ARTS & ENTERTAINMENT TELEVISION

NBC's Green Week gets overshadowed

If you watched any shows on NBC this week, you probably saw the greenery.

Al Gore appears on "30 Rock." Chuck (from "Chuck") visits Stanford University, coinciding with an annual "green" festival. On "Journeyman," Dan takes time from his "trip to the past" to educate a cabdriver on the wonders of recycling. The doctors on "ER" have to deal with a rolling brownout in Chicago. Somehow even "The Singing Bee" manages to do an eco-friendly episode.

It was NBC Universal's "green week," in which almost every prime-time show was mandated by Chief Executive Jeff Zucker to include some sort of environmental theme.

Unfortunately -- or perhaps this was expertly plotted by sinister Big Media -- the green initiative was completely overshadowed by the long-anticipated writers strike. Whoops!

No one is saying that the mainstream media would have dedicated pages of copy to the nobility of NBC's enviro exploit. Skeptics view the initiative as a mere publicity stunt on the first week of sweeps (although, in a world of stupid press ploys, it could have been one of the more high-minded PR ploys, for sure).

Still, chances are that a slower week in entertainment news -- one that did not include celebrities like Eva Longoria and Zach Braff walking the picket line -- would have been more beneficial to NBC Universal.

Just imagine: If the timing had been different, the public vilification of Zucker (along with the other network honchos) by the writers might be replaced by the media championing him as a forward-thinking green CEO.

Bravo President Lauren Zalaznick, the head of Universal's "green team," said the writers strike did have some effect on the success of the week, specifically because late-night talk shows had to stop production.

"Al Gore was a scheduled guest on 'The Tonight Show.' That was a big disappointment," Zalaznick said of the preempting of that night's program.

She was also saddened that a new "Saturday Night Live" would not air this weekend, because a special green edition "Weekend Update" segment had been planned.

"That was one of the toppers for me," Zalaznick said. "It was going to be really fun and a nice, neat, appropriate button to the week which launched seven days before. Those were two absolute losses."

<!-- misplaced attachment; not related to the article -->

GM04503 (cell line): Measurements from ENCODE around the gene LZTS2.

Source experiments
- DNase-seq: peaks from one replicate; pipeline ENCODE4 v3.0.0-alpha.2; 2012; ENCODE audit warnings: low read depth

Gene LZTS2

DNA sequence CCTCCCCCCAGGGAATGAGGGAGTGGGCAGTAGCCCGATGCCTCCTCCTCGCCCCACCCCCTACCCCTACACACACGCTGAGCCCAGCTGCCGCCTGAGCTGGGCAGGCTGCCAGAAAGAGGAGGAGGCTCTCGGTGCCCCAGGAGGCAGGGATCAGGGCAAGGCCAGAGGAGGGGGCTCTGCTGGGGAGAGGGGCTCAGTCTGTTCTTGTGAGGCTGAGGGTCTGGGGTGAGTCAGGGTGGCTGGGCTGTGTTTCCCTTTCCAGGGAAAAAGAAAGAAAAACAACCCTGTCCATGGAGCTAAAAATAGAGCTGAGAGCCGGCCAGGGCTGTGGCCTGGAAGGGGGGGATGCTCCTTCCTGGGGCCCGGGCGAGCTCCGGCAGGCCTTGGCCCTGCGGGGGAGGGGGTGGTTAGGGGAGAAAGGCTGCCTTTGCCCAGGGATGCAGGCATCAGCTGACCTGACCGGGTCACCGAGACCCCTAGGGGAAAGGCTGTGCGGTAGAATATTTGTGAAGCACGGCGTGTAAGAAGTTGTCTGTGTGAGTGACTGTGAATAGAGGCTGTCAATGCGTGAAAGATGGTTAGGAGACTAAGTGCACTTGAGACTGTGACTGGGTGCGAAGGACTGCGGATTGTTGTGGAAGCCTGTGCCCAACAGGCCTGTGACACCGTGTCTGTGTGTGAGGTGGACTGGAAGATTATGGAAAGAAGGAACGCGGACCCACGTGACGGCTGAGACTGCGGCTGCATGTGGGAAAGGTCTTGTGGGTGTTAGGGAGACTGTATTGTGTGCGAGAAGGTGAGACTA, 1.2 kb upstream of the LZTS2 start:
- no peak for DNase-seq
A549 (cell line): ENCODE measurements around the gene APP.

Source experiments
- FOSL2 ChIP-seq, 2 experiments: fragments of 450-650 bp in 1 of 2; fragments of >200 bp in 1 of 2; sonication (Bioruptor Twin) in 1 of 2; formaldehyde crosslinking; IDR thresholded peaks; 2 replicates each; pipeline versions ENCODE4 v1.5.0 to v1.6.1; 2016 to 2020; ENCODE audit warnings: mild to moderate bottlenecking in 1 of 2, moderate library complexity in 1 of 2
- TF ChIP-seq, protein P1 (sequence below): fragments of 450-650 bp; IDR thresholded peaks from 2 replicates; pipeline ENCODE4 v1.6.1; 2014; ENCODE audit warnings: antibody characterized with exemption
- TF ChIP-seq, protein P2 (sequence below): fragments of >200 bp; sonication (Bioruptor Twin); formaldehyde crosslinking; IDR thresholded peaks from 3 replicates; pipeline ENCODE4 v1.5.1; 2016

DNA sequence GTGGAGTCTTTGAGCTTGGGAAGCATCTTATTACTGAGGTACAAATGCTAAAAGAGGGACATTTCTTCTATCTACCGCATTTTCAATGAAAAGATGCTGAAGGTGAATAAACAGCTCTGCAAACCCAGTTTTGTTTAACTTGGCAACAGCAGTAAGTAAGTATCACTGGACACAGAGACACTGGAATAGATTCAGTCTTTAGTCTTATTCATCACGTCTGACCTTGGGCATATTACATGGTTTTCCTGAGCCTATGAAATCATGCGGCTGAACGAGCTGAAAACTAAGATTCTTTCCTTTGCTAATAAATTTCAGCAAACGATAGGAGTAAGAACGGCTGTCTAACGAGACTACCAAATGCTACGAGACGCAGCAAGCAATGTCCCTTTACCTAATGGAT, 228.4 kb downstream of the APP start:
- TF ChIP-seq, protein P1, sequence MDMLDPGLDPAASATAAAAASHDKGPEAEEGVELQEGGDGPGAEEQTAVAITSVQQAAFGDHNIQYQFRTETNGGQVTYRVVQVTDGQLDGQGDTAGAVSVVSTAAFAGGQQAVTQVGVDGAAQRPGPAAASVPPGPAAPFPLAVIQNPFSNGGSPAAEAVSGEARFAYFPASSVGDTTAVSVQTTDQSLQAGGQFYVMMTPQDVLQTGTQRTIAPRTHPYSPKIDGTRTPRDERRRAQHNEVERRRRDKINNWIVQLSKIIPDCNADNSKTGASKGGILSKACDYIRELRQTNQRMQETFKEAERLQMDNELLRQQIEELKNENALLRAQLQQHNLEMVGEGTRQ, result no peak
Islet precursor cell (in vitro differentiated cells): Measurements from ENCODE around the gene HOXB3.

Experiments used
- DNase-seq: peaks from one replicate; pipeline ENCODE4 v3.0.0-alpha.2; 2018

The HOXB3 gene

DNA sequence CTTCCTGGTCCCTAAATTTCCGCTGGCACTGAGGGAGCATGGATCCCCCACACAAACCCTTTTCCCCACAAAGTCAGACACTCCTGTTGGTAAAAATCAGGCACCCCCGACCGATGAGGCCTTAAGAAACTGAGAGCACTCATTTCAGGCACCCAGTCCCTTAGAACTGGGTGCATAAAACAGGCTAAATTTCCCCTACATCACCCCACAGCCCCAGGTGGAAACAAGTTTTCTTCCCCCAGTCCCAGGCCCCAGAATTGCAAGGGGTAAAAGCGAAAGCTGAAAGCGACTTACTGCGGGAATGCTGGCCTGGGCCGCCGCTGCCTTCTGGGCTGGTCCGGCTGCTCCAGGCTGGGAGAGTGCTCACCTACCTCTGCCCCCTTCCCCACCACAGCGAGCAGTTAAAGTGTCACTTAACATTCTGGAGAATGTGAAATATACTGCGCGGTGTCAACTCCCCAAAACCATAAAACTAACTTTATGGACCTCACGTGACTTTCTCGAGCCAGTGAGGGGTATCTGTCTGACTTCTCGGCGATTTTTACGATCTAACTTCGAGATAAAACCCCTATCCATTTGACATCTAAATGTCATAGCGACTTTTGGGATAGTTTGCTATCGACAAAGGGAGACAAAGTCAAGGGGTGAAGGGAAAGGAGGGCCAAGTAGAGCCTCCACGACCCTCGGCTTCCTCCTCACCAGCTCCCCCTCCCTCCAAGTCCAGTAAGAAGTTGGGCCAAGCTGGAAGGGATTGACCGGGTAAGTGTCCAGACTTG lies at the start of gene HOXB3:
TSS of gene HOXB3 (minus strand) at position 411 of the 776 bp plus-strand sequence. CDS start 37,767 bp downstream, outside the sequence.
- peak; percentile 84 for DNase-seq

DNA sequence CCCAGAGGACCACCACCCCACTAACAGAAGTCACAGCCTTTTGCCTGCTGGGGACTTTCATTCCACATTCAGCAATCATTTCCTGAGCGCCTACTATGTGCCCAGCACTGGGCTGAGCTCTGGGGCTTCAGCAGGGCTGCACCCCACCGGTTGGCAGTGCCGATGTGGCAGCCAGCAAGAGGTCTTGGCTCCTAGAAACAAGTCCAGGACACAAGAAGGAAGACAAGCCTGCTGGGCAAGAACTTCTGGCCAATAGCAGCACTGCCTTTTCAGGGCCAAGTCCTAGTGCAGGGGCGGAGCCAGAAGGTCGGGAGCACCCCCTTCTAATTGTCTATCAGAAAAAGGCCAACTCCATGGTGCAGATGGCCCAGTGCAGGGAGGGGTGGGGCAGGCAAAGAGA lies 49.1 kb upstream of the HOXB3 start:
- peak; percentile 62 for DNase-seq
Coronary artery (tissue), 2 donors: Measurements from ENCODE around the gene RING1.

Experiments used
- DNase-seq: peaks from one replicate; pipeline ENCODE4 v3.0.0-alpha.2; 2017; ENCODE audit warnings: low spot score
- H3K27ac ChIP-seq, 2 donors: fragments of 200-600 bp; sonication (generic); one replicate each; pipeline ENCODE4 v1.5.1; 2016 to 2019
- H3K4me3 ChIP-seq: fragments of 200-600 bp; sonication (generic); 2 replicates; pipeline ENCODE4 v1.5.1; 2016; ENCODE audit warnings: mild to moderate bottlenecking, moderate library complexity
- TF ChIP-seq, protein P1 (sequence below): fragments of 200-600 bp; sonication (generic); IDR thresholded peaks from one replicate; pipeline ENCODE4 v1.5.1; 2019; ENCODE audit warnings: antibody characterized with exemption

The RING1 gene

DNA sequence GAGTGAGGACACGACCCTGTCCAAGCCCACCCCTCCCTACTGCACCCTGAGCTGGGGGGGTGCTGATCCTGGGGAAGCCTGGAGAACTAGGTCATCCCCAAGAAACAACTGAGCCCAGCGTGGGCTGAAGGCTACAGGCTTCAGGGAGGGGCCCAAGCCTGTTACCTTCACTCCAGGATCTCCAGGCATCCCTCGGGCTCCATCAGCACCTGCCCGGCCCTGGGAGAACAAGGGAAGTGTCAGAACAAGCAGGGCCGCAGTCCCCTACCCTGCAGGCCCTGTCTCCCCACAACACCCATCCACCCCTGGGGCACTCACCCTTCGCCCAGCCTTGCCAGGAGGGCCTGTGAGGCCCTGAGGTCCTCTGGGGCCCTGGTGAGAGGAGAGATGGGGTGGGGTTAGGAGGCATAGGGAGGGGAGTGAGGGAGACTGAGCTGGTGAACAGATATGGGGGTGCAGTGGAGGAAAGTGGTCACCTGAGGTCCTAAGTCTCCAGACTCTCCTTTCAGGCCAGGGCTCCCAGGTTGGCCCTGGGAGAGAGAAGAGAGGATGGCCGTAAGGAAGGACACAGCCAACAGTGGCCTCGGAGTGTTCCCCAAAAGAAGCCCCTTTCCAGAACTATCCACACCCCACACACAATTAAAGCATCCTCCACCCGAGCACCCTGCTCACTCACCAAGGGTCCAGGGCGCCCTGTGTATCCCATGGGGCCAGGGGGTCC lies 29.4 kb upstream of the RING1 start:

NBC Universal is not the first major company to announce a commitment to being green -- Wal-Mart, BP and News Corp. come to mind. But Debbie Levin, president of the Environmental Media Assn., which has been working with the entertainment industry since 1989 to get across messages about the environment in various platforms, said NBC Universal's green week stood out.

"This is the most massive public initiative I've seen so far," she said. "It's a company- and program-wide statement that nobody else has done."

But at least some viewers were confused by some of the subtler green messages in NBC's programming.

Here's one thread (unedited) from a HeroesTV.com message board:

"It looked like they changed the intro for the show slightly this week. Did anyone notice this?""Yeah, the eclipse was green instead of yellow.""Yeah...why was it Green anyway? That was wierd. At first I thought it was a computer glitchÂ…""ITs green because its green week at NBC. Trying to help the planet and all that :D""Oh, I get it. For green week. Didn't even think of that. Thanks!"

NBC Universal may be able to lead them to water, but they can't make them drink.

Copyright © 2015, Los Angeles Times
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